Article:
Breast Cancers Spontaneously Disappear

John McDougall, MD


Dr John McDougall

 

Breast Cancers Spontaneously Disappear

The natural history of invasive breast cancers detected by screening mammography by Per-Henrik Zahl published in the November 24, 2008 issue of the Archives of Internal Medicine found, “…that the natural course of some screen-detected invasive breast cancers is to spontaneously regress.”1 The investigators found invasive breast cancer 22% more often in women who had a mammography every other year for 6 years than those who did not (1909 vs. 1564 per 100 000 women). If all cancer were to naturally progress and none disappear then the same number of cancers would be expected to be found in the women who received regular screening every other year and those who only had one exam after 6 years. Their conclusion was, “it appears that some breast cancers detected by repeated mammographic screening would not persist to be detectable by a single mammogram at the end of 6 years.”  The final remarks of the investigators were, “Our findings are equally consistent with the possibility that mammography either leads to a reduction in breast cancer mortality or has no effect at all. Instead, our findings simply provide new insight on what is arguably the major harm associated with mammographic screening, namely, the detection and treatment of cancers that would otherwise regress.”

Comment: Spontaneous regression of advanced breast cancer has been reported.  One recent reported identified 32 such cases, but there are certainly many more unreported cases.2 Advanced melanoma, brain cancer (neuroblastoma), and kidney cancer are also known to disappear without treatment.  Precancerous changes in the female uterine cervix and colon polyps also regress. 

Most of my readers know that I am against doing “early detection” screening tests for most cancers, including those of the breast, prostate, and lung cancer. This study provides one more reason to avoid mammography and even breast-self examination—benefits of which have been seriously questioned.3,4 The harms from these detection campaigns are, however, unquestioned.*

I often see women with breast cancer, men with prostate cancer, and both genders with many other forms of cancer in late stages.  Their doctors have given them no hope—in fact, in most cases their well-intentioned treatments add to their misery.  Hopelessness compounds the suffering.  Patients need to be told that even with advanced cancer, sometimes there is recovery, called spontaneous remission.  I believe this miracle is more likely to happen for someone in good health, rather than in poor health. The only way I know to consistently improve health is by replacing destructive habits with good ones.  The most powerful of these changes is switching from the meat-, dairy-, and junk food-based Western diet to the McDougall starch-based diet.  I have seen what I believe to be spontaneous remissions in my patients several times. Ruth Heidrich, reported as a Star McDougaller, is one remarkable example of metastatic breast cancer diagnosed over 26 years ago—and she lives cancer free today.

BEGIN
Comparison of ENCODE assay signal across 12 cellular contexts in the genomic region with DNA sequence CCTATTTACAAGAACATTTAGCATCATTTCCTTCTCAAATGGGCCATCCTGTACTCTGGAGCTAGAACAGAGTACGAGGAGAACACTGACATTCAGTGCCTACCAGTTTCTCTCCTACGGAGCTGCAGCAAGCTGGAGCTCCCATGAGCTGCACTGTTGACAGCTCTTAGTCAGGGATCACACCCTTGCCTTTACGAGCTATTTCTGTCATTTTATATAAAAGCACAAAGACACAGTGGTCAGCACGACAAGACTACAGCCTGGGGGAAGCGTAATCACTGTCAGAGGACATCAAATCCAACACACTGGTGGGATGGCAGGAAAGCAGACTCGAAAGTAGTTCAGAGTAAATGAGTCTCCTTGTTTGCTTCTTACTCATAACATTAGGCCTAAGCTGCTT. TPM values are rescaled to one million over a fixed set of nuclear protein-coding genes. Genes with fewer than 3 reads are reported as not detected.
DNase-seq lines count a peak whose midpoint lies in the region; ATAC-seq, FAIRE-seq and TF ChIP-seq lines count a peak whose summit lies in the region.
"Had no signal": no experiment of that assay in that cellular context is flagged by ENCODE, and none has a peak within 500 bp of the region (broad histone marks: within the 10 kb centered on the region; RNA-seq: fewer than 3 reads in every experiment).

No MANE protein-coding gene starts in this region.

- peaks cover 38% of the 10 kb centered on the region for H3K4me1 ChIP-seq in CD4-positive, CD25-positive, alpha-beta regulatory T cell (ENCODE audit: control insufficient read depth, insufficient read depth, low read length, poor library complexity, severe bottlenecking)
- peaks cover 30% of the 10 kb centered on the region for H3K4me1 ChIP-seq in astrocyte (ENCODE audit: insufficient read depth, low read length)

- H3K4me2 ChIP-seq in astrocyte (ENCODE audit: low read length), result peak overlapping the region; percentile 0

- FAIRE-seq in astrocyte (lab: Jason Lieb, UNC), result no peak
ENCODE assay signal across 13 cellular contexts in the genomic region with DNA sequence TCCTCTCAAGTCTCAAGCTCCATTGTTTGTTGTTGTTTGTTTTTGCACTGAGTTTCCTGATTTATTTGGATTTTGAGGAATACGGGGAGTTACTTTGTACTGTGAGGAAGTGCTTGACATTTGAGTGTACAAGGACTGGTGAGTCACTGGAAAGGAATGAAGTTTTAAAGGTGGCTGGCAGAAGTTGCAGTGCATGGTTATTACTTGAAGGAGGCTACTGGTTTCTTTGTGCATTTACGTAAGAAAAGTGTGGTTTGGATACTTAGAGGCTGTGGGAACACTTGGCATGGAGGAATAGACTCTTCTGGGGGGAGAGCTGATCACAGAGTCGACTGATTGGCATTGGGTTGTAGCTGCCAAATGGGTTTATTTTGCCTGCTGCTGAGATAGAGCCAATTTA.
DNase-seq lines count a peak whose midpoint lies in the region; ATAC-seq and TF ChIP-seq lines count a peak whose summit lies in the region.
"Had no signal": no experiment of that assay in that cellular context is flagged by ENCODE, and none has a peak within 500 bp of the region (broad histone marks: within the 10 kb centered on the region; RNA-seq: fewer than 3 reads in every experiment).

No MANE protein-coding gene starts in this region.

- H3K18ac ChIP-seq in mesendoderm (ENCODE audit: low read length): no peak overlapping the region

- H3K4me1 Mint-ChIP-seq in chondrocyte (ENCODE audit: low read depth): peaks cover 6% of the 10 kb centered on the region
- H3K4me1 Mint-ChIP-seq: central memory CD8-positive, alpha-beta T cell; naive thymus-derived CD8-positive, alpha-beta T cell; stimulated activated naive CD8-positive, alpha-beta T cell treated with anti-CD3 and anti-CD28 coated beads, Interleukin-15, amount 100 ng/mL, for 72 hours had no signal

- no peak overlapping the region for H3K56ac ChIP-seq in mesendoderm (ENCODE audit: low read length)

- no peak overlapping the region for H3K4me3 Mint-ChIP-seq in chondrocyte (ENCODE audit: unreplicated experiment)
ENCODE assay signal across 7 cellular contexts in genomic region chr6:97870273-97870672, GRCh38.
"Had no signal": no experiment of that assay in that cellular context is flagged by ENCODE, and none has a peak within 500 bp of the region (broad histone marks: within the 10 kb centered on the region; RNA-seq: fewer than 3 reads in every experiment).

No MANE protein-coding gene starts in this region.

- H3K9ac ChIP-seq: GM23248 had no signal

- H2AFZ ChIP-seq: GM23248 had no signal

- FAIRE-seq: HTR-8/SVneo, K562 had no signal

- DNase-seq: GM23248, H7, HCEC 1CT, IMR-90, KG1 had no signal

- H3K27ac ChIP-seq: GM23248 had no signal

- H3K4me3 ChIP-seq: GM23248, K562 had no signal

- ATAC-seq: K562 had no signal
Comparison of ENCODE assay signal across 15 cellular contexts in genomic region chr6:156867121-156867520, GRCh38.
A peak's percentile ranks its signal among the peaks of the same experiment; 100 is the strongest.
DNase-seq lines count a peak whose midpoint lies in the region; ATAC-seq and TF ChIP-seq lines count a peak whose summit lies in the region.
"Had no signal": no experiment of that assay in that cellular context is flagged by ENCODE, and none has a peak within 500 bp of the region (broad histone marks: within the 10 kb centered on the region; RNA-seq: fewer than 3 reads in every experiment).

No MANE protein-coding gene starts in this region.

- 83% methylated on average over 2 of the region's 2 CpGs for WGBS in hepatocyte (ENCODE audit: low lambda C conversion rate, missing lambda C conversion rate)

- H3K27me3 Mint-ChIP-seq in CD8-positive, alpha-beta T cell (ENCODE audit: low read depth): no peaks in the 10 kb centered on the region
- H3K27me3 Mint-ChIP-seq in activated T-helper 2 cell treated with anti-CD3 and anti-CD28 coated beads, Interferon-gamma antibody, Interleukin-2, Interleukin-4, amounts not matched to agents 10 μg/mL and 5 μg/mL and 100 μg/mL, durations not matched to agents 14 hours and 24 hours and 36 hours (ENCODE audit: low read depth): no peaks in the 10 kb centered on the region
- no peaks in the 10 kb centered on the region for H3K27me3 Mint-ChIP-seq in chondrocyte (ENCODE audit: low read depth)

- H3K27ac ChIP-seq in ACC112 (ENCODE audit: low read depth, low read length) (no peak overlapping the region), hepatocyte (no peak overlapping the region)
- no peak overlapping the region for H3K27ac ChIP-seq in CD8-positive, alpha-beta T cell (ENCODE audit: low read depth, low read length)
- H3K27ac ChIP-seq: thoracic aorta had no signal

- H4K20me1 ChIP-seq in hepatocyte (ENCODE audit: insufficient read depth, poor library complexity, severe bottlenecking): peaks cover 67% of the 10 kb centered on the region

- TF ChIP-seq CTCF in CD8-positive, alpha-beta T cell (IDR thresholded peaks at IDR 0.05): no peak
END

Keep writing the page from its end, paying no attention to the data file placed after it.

*I believe there are minor benefits to be had from PAP smears every 3 to 5 years until age 50, one routine colon exam (polyps) at age 55 to 60, exams of the mouth (leukoplakia), and skin exams (pre-melanoma).

1) Zahl PH, Maehlen J, Welch HG. The natural history of invasive breast cancers detected by screening mammography. Arch Intern Med. 2008 Nov 24;168(21):2311-6.

2) Larsen SU, Rose C. Spontaneous remission of breast cancer. A literature review.Ugeskr Laeger. 1999 Jun 28;161(26):4001-4.

3) Baxter N; Canadian Task Force on Preventive Health Care. Preventive health care, 2001 update: should women be routinely taught breast self-examination to screen for breast cancer? CMAJ. 2001 Jun 26;164(13):1837-46.

4) Gøtzsche PC, Nielsen M. Screening for breast cancer with mammography.Cochrane Database Syst Rev. 2006 Oct 18;(4):CD001877.

Advertisements

Leave a Reply

Fill in your details below or click an icon to log in:

WordPress.com Logo

You are commenting using your WordPress.com account. Log Out /  Change )

Google+ photo

You are commenting using your Google+ account. Log Out /  Change )

Twitter picture

You are commenting using your Twitter account. Log Out /  Change )

Facebook photo

You are commenting using your Facebook account. Log Out /  Change )

Connecting to %s